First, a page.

Rosa was also helped by an in-depth study of the two political crises which had shaken Western Europe towards the end of the century: the Dreyfus affair in France, and the General Strike for universal suffrage in Belgium (1902). From this twofold experience she developed a deep hatred of parliamentary cretinism. Furthermore, she developed a growing conviction that “the tried and tested tactic” would fail at “the decisive hour” if the masses were not trained well in advance in the politics of extra-parliamentary action as well as routine electoralism and purely economic strikes. However, it was above all the experience of the Russian revolution of 1905 that enabled Rosa to integrate her scattered criticisms into a systematic critique of “the tried and tested tactic”. With hindsight we can say that it was undoubtedly 1905 which marked the end of the essentially progressive role of international social democracy and ushered in the prolonged phase of vacillation in which formerly progressive traits were increasingly combined with reactionary influences which steadily grew in strength until they brought the party to the disaster of August 1914.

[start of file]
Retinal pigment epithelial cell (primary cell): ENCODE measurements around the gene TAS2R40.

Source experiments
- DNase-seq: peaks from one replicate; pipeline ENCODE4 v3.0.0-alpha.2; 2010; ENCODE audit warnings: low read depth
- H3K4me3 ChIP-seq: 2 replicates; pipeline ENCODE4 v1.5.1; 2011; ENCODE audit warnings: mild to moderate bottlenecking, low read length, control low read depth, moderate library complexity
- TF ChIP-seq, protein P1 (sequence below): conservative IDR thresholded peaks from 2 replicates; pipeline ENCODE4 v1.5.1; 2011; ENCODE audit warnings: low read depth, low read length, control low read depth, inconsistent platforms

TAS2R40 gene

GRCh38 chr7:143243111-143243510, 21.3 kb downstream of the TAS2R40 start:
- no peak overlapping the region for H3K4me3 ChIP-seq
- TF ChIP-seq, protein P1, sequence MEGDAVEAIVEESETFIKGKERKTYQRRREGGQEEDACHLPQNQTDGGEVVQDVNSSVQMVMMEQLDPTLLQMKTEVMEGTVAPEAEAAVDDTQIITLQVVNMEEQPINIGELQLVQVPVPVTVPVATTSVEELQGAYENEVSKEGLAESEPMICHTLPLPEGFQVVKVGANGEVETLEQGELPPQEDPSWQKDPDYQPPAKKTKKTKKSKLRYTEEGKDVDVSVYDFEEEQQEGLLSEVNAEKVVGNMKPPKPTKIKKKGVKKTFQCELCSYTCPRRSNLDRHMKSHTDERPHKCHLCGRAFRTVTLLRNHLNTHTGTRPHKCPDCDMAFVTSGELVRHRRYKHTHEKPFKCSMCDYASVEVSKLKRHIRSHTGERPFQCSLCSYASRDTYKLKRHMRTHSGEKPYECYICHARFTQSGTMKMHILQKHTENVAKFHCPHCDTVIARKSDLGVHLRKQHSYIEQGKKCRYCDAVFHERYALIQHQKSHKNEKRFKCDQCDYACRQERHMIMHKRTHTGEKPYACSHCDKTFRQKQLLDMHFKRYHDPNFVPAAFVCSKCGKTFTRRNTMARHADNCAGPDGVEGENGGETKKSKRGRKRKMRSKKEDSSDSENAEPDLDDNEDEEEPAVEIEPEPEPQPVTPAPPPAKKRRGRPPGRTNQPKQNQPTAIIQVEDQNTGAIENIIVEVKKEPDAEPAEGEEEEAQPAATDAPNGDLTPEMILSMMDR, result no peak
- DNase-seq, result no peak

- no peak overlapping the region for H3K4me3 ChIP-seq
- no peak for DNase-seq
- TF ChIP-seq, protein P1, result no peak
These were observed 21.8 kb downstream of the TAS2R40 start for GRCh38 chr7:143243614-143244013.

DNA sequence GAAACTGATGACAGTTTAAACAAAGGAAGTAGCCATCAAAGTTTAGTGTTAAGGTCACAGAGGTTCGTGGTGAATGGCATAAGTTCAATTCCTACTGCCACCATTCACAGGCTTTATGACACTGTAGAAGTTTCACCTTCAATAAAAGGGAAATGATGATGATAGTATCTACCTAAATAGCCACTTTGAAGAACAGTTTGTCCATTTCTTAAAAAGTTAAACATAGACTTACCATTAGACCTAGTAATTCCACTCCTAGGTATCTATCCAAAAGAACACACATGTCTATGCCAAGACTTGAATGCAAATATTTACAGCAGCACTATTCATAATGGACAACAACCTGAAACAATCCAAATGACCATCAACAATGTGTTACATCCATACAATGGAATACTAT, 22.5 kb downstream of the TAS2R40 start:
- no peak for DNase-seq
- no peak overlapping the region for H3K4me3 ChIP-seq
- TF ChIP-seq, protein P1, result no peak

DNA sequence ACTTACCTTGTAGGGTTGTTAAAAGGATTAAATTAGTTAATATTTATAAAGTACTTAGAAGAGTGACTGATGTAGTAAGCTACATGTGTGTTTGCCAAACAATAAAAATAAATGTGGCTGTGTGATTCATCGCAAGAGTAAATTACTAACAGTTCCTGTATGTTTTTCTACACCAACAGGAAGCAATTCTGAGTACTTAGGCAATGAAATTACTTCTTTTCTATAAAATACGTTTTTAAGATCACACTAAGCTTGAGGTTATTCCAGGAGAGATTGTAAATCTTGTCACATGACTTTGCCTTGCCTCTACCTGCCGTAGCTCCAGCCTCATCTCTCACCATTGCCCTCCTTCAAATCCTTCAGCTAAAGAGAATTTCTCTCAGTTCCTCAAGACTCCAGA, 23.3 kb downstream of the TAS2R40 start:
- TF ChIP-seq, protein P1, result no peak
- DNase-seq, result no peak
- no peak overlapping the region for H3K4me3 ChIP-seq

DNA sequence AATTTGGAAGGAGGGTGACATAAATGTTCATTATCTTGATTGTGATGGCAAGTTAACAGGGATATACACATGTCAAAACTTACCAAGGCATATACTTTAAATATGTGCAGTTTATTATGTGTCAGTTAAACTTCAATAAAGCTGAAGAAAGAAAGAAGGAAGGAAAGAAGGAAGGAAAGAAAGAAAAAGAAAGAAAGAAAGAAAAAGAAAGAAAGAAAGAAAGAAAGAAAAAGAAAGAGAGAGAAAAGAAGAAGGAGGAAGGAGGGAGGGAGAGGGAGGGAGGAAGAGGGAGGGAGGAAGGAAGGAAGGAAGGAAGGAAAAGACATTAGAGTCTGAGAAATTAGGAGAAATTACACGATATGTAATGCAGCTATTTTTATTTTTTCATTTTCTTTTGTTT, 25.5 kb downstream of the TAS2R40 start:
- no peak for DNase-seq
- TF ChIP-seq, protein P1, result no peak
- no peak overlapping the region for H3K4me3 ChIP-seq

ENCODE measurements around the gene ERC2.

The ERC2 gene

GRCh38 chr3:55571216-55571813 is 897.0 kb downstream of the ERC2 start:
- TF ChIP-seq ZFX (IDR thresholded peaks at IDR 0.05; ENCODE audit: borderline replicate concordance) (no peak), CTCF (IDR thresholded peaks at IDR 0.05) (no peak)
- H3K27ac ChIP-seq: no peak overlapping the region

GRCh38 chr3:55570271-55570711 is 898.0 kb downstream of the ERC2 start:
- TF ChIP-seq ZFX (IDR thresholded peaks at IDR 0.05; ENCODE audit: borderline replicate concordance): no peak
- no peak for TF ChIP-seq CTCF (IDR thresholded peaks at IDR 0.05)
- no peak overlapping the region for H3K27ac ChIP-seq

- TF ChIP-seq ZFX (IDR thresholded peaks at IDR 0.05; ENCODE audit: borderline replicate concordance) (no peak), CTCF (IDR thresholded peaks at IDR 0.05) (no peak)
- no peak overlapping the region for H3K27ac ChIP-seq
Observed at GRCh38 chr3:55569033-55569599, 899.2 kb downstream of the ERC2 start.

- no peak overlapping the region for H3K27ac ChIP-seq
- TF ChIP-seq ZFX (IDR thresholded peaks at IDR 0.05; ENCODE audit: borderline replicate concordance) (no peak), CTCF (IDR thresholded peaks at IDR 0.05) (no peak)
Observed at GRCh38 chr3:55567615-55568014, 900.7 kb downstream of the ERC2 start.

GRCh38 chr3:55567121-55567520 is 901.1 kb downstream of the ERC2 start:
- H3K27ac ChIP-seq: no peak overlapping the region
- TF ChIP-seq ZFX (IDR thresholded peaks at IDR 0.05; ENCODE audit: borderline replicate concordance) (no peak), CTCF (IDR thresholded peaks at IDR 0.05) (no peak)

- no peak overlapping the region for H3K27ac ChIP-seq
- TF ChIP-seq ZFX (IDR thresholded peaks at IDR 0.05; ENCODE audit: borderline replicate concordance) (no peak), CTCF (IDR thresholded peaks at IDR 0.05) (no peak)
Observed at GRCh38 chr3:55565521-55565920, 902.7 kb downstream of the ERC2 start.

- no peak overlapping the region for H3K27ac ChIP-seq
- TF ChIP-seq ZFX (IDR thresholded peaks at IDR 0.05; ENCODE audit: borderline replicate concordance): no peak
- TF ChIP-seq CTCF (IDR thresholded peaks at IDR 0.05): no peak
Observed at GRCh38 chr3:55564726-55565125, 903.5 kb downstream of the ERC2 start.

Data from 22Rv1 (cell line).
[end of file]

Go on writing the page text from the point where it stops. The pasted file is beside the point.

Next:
To grasp the importance of the Russian revolution of 1905 we must bear in mind that it was the first mass revolutionary upheaval which Europe had witnessed since the days of the Paris Commune: that is, for 34 years! It was therefore perfectly natural that such a passionate revolutionary as Rosa should carefully study every detail of the explosion and all its particular characteristics in order to draw out the central lessons of 1905 for the coming upheavals in Europe. In this she merely followed in the footsteps of Marx and Engels, who performed exactly the same examination for the upheavals of 1848 and the Paris Commune.